john_wookey-small.jpgOver the last week, the Internet has been burning up with the news that John Wookey, Oracle’s senior vice president in charge of all applications, is leaving the company. While Oracle is making no official statements about the departure, sources close to the company are saying that Wookey has stepped down from his post and will leave the company early next year after a transitional period. That leaves us with a number of questions about what Wookey’s departure could mean for Oracle’s Fusion Application strategy and its other application products.

What We Know

According to various sources, Oracle CEO Larry Ellison released an internal memo early last week in which he announced an executive reorganization. The memo announced Wookey’s departure and said that Thomas Kurian, senior VP for the Fusion Middleware group, is now in charge of Fusion Applications as well. Kurian will report to Chuck Rozwat, Oracle’s executive VP, who is now in charge of all Oracle products. The memo also noted that Ed Abbo, the executive in charge of all Applications Unlimited products (including JD Edwards), will now report to Rozwat instead of Wookey.

At this point, it is not clear whether Wookey resigned or was asked to leave. According to sources that are close to matter, the applications executive may have been offered a different job within Oracle but declined it. This could indicate that Oracle wanted to keep Wookey on board after the management reorganization, but that the parties could not come to an agreement on his role. Regardless of who decided what, it should be noted that Ellison’s memo thanked Wookey for his contributions, leadership, and professionalism. It should also be noted that Wookey is staying on board for several weeks to assist in the transition. These facts indicate that the parting may have been more amicable than some in the blogosphere have imagined it to be.

What We Guess

If Oracle did indeed initiate the management shuffle, what remains unclear is why the company chose to do so. For some time, sources close to Oracle have been telling us that Wookey and senior executives in other product groups have had disagreements over the vendor’s application strategy. If that is the case, the latest reorganization could be an effort to settle those disagreements by putting Rozwat in charge of all products and having group executives report to him. That said, the outside world will probably never know exactly what motivated the reorganization unless someone who was part of the effort goes public.

Besides wondering about the motives behind Oracle’s reorganization, there are several other things about which we (and the rest of the Oracle community, for that matter) can only speculate. In the “topics for speculation” category, here are the two biggest ones along with our own musings.

How will application development move forward without Wookey? As virtually everyone inside Oracle will admit, Wookey was highly skilled at getting the company’s diverse development teams to work together. The loss of his project management expertise will have an impact on how various projects move forward. At the same time, Wookey is leaving behind a deep and talented team of development managers that are well respected within the Oracle community. Ed Abbo is still in charge of the Applications Unlimited portfolio, so the impact on JD Edwards products should be limited. Steve Miranda, senior VP in charge of ERP applications, will also remain in place and manage development for Fusion Applications.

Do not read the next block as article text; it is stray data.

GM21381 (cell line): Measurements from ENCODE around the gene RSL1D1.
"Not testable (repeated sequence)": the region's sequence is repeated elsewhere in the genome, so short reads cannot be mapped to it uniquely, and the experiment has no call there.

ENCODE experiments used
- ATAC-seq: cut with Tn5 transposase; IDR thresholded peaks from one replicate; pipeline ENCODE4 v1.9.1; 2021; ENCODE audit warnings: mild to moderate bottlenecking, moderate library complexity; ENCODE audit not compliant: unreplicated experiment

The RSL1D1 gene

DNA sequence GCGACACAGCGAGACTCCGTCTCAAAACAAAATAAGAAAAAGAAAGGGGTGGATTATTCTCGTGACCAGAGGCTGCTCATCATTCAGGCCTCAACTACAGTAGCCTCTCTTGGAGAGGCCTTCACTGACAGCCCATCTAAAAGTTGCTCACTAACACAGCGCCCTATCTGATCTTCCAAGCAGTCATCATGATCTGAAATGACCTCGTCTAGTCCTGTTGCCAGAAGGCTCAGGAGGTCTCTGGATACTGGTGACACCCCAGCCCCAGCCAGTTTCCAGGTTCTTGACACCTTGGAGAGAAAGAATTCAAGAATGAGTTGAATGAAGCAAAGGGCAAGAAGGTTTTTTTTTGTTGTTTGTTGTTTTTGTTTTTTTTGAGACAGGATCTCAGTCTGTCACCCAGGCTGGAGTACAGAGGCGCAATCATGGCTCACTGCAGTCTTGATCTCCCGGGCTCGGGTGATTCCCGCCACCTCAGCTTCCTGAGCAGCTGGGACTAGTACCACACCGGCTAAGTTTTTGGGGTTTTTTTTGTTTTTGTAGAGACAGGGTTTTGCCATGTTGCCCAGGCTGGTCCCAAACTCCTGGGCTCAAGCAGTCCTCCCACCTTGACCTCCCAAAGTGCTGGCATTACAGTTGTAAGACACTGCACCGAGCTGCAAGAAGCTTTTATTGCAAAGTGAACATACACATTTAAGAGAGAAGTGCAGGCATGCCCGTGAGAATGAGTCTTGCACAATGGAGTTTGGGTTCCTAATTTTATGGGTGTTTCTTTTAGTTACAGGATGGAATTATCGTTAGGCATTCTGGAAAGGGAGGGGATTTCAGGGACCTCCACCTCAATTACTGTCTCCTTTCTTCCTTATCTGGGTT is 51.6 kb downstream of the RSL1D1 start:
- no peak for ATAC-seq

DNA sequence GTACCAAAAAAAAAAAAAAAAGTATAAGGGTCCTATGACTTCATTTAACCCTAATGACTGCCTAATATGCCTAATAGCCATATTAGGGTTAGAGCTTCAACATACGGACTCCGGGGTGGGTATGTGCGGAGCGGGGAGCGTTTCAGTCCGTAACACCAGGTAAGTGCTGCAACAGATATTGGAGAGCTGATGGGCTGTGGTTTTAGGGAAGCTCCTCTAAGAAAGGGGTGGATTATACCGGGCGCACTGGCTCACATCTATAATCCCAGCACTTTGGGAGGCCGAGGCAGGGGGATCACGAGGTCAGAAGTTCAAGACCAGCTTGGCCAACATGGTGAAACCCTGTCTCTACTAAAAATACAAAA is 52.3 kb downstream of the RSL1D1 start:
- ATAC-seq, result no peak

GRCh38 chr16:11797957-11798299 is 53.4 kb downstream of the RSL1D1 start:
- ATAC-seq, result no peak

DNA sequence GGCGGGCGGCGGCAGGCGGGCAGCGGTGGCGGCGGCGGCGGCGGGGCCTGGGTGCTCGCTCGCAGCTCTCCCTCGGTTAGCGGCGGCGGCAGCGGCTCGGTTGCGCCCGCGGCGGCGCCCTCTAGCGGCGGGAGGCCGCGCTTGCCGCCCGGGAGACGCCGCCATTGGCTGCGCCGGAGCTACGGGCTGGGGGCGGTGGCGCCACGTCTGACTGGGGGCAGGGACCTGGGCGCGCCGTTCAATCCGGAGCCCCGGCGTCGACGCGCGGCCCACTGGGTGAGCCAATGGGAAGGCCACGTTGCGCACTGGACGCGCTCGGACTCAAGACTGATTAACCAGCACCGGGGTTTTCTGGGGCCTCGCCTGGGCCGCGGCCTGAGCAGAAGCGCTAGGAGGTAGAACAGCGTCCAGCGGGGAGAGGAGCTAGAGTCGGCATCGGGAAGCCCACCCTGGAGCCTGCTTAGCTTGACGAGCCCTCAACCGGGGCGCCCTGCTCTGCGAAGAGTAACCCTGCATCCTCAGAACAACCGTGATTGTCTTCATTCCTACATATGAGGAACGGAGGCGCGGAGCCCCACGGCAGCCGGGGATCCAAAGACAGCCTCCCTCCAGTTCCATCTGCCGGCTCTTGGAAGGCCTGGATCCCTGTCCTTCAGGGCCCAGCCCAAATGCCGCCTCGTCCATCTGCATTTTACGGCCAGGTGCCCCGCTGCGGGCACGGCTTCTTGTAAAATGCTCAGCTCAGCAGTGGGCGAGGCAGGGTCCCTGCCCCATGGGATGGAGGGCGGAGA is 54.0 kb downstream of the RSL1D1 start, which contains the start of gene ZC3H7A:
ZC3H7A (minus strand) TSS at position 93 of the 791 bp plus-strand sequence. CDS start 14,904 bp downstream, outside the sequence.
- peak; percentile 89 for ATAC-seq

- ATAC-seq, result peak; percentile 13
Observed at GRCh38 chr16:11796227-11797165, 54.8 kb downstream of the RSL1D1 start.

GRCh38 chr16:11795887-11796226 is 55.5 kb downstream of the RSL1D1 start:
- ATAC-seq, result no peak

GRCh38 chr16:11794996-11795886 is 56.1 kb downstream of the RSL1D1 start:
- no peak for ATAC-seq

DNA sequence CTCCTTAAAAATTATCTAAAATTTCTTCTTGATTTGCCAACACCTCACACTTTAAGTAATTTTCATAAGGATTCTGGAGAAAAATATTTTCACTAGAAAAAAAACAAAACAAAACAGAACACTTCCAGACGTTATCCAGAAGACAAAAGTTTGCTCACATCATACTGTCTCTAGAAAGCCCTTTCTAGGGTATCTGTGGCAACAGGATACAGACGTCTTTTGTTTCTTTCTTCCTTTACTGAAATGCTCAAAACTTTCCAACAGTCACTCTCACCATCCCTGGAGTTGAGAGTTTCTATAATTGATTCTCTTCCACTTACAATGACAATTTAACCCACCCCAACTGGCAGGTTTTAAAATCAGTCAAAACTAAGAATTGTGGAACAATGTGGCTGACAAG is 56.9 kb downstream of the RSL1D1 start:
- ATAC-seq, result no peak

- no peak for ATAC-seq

So what’s the bottom line? We believe that most of the current development projects on existing applications will experience little to no disruption. The real impact will be on “whiteboard” projects that will pave the way for today’s applications to upgrade to Fusion Applications. That brings us to our second topic…

How will Wookey’s departure affect Fusion Applications? Because Wookey headed up the Fusion Application team, we believe that his departure will have some effect on delivery dates for specific offerings. The question, however, is how much of an effect. On the one hand, we have received assurances from Oracle management that Fusion Applications will not be delayed. Oracle points to the fact that Kurian, who is now in charge of both Fusion Middleware and Applications, has been the chief architect for Fusion from its inception. On the other hand, it is hard to imagine that Wookey’s loss — not to mention the division of Kurian’s time between middleware and applications — will have no impact whatsoever.

From where we sit, we still expect that some Fusion Applications will ship in 2008 as Oracle has promised for more than two years. However, it is likely that Oracle will push out at least some of its internal deadlines behind the scenes. Since Oracle has never made specific commitments about what Fusion Applications it will deliver and when it will deliver them, it would be difficult for any external observer to claim that anything is being delayed.

That said, what is the “net net” for the JD Edwards community? We see little in Wookey’s departure that should concern World and EnterpriseOne customers. Since the vast majority of these customers are perfectly happy with their software, they could care less whether Fusion Applications come out on time in 2008 or take an extra year or two to become mature enough for their consideration.

So…is Wookey’s departure a concern for any of you? What do you think it could mean for JD Edwards and Fusion Applications? If you have an opinion, submit it in the box below so that we can all benefit from it.